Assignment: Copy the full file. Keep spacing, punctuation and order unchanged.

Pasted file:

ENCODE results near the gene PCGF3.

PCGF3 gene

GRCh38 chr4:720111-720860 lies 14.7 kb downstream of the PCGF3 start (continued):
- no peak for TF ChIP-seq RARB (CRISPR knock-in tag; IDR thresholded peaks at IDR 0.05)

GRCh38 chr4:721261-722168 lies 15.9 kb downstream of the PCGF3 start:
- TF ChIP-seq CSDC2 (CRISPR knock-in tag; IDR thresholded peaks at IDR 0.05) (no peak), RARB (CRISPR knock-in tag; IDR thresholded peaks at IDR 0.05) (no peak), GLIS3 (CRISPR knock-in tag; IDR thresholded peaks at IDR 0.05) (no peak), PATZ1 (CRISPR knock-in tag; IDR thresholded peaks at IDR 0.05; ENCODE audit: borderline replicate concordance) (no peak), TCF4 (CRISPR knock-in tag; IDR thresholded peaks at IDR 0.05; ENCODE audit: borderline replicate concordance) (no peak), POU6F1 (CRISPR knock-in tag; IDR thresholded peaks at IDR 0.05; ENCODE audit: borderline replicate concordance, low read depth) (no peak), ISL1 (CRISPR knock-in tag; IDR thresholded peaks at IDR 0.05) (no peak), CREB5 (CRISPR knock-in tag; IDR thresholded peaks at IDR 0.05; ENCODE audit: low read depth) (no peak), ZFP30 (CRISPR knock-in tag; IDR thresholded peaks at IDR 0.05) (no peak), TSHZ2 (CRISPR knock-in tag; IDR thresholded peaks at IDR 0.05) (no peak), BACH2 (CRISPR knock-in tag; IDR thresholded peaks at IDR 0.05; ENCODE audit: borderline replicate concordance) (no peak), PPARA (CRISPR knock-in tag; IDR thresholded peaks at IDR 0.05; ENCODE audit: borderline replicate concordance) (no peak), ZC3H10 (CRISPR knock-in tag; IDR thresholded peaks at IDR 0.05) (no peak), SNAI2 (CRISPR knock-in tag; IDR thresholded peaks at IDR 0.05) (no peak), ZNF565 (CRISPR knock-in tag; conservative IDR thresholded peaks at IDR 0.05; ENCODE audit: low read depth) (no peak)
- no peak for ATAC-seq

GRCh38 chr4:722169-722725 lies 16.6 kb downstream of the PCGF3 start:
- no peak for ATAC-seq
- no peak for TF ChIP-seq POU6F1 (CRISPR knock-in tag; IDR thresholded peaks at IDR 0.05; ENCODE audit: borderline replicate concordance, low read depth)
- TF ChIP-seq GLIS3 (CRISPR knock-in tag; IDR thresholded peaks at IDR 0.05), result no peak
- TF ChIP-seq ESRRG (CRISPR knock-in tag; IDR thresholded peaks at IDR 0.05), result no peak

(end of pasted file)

ENCODE results near the gene PCGF3.

PCGF3 gene

GRCh38 chr4:720111-720860 lies 14.7 kb downstream of the PCGF3 start (continued):
- no peak for TF ChIP-seq RARB (CRISPR knock-in tag; IDR thresholded peaks at IDR 0.05)

GRCh38 chr4:721261-722168 lies 15.9 kb downstream of the PCGF3 start:
- TF ChIP-seq CSDC2 (CRISPR knock-in tag; IDR thresholded peaks at IDR 0.05) (no peak), RARB (CRISPR knock-in tag; IDR thresholded peaks at IDR 0.05) (no peak), GLIS3 (CRISPR knock-in tag; IDR thresholded peaks at IDR 0.05) (no peak), PATZ1 (CRISPR knock-in tag; IDR thresholded peaks at IDR 0.05; ENCODE audit: borderline replicate concordance) (no peak), TCF4 (CRISPR knock-in tag; IDR thresholded peaks at IDR 0.05; ENCODE audit: borderline replicate concordance) (no peak), POU6F1 (CRISPR knock-in tag; IDR thresholded peaks at IDR 0.05; ENCODE audit: borderline replicate concordance, low read depth) (no peak), ISL1 (CRISPR knock-in tag; IDR thresholded peaks at IDR 0.05) (no peak), CREB5 (CRISPR knock-in tag; IDR thresholded peaks at IDR 0.05; ENCODE audit: low read depth) (no peak), ZFP30 (CRISPR knock-in tag; IDR thresholded peaks at IDR 0.05) (no peak), TSHZ2 (CRISPR knock-in tag; IDR thresholded peaks at IDR 0.05) (no peak), BACH2 (CRISPR knock-in tag; IDR thresholded peaks at IDR 0.05; ENCODE audit: borderline replicate concordance) (no peak), PPARA (CRISPR knock-in tag; IDR thresholded peaks at IDR 0.05; ENCODE audit: borderline replicate concordance) (no peak), ZC3H10 (CRISPR knock-in tag; IDR thresholded peaks at IDR 0.05) (no peak), SNAI2 (CRISPR knock-in tag; IDR thresholded peaks at IDR 0.05) (no peak), ZNF565 (CRISPR knock-in tag; conservative IDR thresholded peaks at IDR 0.05; ENCODE audit: low read depth) (no peak)
- no peak for ATAC-seq

GRCh38 chr4:722169-722725 lies 16.6 kb downstream of the PCGF3 start:
- no peak for ATAC-seq
- no peak for TF ChIP-seq POU6F1 (CRISPR knock-in tag; IDR thresholded peaks at IDR 0.05; ENCODE audit: borderline replicate concordance, low read depth)
- TF ChIP-seq GLIS3 (CRISPR knock-in tag; IDR thresholded peaks at IDR 0.05), result no peak
- TF ChIP-seq ESRRG (CRISPR knock-in tag; IDR thresholded peaks at IDR 0.05), result no peak